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This week has been an exciting one for the Transfer of Public Lands movement as it has now been adopted into the language of the 2016 National GOP Platform as citizens throughout the country are recognizing that the health, sustainability and welfare of our lands, as well as our people, are dependent upon it.

Fear-mongers, desperate to maintain their power and control over the west have been frantically publishing articles with the same nonsense they have been spewing for years, claiming that the Republican party wants to do away with National Parks and Public Lands. But they know, as should you, that nothing could be further from the truth.

The actual language of this portion of the platform reads (see p. 21):

The federal government owns or controls over 640 million acres of land in the United States, most of which is in the West. These are public lands, and the public should have access to them for appropriate activities like hunting, fishing, and recreational shooting. Federal ownership or management of land also places an economic burden on counties and local communities in terms of lost revenue to pay for things such as schools, police, and emergency services. It is absurd to think that all that acreage must remain under the absentee ownership or management of official Washington. Congress shall immediately pass universal legislation providing for a timely and orderly mechanism requiring the federal government to convey certain federally controlled public lands to states. We call upon all national and state leaders and representatives to exert their utmost power and influence to urge the transfer of those lands, identified in the review process, to all willing states for the benefit of the states and the nation as a whole. The residents of state and local communities know best how to protect the land where they work and live. They practice boots-on-the-ground conservation in their states every day. We support amending the Antiquities Act of 1906 to establish Congress’ right to approve the designation of national monuments and to further require the approval of the state where a national monument is designated or a national park is proposed.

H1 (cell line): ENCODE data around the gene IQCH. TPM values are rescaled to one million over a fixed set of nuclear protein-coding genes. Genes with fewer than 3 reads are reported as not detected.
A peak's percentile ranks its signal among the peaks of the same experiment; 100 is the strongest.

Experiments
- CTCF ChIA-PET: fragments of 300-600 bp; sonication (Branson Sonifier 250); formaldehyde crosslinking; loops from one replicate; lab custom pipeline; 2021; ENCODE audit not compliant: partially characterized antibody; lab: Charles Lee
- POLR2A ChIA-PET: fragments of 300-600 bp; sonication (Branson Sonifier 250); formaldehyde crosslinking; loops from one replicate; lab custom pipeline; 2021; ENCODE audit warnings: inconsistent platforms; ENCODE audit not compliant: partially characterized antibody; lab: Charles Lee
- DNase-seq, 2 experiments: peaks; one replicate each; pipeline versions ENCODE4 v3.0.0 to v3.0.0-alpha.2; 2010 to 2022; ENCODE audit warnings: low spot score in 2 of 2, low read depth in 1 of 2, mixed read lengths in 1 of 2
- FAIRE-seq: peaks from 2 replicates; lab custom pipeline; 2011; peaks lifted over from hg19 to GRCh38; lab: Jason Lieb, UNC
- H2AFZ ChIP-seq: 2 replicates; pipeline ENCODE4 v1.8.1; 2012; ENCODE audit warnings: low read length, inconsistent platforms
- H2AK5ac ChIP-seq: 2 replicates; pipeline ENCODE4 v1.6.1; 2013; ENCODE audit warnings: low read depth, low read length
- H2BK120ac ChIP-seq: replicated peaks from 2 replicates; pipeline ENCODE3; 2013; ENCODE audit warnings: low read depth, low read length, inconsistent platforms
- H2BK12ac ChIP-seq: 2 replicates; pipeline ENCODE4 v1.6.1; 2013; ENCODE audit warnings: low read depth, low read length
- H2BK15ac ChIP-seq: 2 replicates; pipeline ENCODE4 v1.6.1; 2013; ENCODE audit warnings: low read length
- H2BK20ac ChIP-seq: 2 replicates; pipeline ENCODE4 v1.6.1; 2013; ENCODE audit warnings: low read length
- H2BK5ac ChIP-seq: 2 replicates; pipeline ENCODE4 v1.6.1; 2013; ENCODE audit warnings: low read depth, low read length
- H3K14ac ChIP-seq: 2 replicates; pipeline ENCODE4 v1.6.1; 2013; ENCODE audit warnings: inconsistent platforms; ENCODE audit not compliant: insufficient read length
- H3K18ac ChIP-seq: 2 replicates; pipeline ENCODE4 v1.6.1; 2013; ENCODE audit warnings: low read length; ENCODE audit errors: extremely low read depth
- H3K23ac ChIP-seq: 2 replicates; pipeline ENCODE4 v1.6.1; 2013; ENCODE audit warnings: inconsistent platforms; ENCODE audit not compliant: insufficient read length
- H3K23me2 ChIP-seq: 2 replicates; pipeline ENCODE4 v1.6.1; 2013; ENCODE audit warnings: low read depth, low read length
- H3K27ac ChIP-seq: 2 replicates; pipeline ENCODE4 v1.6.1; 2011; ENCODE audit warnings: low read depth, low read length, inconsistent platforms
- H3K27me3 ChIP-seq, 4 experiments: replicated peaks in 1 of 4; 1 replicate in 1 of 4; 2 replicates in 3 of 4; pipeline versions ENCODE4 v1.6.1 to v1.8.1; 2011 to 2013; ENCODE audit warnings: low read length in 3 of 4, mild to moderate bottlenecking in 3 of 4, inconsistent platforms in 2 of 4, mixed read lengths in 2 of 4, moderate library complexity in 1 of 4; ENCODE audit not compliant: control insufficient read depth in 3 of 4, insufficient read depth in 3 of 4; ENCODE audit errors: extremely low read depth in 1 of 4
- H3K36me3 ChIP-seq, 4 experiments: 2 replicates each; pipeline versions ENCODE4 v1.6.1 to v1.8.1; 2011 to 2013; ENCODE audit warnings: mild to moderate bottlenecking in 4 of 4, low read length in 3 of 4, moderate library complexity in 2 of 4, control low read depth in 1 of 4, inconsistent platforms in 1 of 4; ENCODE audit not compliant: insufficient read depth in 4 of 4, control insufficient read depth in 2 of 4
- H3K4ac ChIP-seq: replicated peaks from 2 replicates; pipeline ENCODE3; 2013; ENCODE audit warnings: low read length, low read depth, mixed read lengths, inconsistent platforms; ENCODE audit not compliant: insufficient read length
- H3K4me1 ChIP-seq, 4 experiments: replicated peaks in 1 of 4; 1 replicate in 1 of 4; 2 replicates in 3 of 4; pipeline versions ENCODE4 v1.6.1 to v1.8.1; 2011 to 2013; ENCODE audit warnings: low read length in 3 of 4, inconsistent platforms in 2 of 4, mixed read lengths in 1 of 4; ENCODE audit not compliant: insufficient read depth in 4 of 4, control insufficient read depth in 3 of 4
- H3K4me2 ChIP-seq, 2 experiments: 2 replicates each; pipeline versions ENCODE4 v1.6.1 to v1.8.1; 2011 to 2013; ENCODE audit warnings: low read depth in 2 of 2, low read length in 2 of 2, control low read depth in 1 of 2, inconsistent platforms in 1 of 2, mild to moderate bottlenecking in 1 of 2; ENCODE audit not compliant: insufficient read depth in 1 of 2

Notice, it says that “certain federally controlled public lands” to the states. What lands are those “certain lands”? The American Lands Council Public Policy, which was unanimously ratified by representatives from 14 states, makes this clear:


True to their word, Utah legislators passed HB 276 in 2016, which specifically declares:

63L-8-104. Declaration of policy.
(1) The Legislature declares that it is the policy of the state that:
(a) public land be retained in state ownership consistent with the provisions of this chapter;
(b) public land may not be sold, except:
(i) as consistent with this chapter;
(ii) as consistent with local land use plans;
(iii) with the approval of the director and the board;
(iv) after sufficient opportunity for public comment; and
(v) for an important public interest;

Despite the inaccurate representations of the GOP Platform language by extremist groups, who are only interested in promoting fear and confusion, educated people around the country are realizing that this critical issue affects us all. According to Hotair.com,

“Why is the prospect of transferring much of this property to the states which encompass it such a controversial idea? Since when did the Founding Fathers want the federal government to be a landlord on this massive scale? This is hardly a conspiracy theory cooked up at the RNC. It’s a serious issue which is long overdue for a national debate.”

Thank you for being a part of this imperative movement. Thank you for sharing this information with your elected officials. Thank you for voting in the types of people who understand why local management matters. Thank you for helping Idahoans for Liberty and the American Lands Council continue to educate the nation on the Transfer of Public Lands.